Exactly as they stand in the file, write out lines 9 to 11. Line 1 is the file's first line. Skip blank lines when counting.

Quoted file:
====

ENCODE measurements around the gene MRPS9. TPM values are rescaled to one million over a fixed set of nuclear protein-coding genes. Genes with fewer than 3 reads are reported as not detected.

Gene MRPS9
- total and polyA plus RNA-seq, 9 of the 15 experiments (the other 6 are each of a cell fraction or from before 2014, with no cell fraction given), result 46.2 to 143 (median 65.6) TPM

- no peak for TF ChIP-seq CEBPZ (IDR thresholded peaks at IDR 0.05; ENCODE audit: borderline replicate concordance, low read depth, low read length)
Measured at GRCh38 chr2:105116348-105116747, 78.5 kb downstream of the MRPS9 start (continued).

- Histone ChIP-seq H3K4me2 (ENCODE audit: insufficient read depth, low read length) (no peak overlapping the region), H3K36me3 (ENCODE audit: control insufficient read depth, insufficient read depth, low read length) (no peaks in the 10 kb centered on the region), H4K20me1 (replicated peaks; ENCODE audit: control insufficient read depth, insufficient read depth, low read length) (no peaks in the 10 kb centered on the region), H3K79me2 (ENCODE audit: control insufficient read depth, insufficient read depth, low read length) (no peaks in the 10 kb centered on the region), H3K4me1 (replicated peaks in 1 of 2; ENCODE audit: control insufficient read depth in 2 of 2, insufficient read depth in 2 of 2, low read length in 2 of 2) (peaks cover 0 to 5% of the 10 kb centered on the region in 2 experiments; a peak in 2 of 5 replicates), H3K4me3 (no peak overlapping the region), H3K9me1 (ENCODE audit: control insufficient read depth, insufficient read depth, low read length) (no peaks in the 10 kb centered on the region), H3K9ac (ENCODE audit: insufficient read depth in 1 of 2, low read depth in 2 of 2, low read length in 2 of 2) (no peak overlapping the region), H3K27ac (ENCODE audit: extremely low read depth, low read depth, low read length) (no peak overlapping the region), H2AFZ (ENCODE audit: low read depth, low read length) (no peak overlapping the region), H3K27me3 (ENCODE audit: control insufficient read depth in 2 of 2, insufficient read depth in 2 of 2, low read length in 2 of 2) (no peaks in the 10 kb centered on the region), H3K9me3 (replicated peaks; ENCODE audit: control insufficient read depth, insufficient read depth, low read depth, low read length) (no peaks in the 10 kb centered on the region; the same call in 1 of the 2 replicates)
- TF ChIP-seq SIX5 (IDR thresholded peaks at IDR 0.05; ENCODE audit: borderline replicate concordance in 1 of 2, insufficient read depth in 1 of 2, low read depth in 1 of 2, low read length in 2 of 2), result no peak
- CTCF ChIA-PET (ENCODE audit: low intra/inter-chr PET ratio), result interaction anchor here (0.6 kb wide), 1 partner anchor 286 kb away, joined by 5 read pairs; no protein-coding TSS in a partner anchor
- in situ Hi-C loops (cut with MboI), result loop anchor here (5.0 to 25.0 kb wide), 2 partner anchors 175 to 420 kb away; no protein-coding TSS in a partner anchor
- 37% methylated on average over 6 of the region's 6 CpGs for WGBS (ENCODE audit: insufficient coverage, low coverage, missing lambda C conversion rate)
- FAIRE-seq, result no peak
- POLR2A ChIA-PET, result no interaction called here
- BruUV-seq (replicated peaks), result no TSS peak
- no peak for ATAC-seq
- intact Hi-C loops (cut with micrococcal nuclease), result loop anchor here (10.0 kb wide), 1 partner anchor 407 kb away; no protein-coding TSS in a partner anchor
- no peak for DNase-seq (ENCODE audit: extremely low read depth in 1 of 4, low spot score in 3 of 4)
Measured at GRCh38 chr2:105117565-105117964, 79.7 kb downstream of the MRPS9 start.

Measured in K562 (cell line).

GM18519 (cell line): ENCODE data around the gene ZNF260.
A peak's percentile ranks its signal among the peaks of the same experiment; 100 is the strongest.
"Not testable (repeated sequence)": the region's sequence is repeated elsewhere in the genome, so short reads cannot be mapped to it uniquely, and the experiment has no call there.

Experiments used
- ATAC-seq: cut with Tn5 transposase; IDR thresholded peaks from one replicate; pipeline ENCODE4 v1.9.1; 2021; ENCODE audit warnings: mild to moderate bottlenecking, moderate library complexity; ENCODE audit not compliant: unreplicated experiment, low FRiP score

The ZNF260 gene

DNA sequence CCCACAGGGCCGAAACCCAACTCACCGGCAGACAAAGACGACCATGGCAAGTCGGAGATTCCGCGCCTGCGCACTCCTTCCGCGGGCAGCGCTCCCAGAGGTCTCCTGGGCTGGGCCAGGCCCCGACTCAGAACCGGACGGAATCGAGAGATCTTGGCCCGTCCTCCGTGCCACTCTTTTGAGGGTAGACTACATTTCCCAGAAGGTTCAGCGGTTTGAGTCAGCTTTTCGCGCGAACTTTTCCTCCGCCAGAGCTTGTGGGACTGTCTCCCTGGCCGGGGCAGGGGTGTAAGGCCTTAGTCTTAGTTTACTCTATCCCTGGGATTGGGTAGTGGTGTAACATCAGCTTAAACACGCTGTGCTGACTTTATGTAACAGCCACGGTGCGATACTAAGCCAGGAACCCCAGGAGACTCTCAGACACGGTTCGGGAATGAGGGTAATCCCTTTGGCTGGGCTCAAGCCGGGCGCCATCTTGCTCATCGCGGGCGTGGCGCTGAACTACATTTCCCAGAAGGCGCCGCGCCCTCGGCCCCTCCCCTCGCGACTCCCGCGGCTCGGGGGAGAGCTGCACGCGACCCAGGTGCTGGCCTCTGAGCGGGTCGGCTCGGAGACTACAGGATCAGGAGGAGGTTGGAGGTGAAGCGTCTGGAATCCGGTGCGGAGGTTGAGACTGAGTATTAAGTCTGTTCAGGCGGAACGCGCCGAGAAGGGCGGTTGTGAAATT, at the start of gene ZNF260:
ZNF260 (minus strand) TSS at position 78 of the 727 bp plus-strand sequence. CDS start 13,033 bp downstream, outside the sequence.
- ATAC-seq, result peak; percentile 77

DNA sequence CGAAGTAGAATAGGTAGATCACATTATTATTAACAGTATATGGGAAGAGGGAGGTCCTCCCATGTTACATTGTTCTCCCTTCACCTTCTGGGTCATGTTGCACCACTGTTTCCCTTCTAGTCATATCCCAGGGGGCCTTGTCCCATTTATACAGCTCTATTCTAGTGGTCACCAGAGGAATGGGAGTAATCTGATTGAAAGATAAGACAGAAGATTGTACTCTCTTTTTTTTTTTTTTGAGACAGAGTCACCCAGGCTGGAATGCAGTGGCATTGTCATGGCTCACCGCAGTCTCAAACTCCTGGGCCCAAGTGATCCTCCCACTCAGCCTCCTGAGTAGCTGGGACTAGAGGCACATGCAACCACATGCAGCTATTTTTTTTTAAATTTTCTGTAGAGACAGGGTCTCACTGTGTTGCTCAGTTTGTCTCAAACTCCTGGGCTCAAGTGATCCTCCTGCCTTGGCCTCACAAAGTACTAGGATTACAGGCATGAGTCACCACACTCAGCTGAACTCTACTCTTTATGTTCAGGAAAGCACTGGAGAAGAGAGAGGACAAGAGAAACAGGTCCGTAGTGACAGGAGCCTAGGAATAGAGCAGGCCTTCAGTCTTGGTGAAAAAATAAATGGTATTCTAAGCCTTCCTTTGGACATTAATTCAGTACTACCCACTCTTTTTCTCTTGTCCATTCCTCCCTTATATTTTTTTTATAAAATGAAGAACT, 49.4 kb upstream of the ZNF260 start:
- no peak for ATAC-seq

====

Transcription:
- in situ Hi-C loops (cut with MboI), result loop anchor here (5.0 to 25.0 kb wide), 2 partner anchors 175 to 420 kb away; no protein-coding TSS in a partner anchor
- 37% methylated on average over 6 of the region's 6 CpGs for WGBS (ENCODE audit: insufficient coverage, low coverage, missing lambda C conversion rate)
- FAIRE-seq, result no peak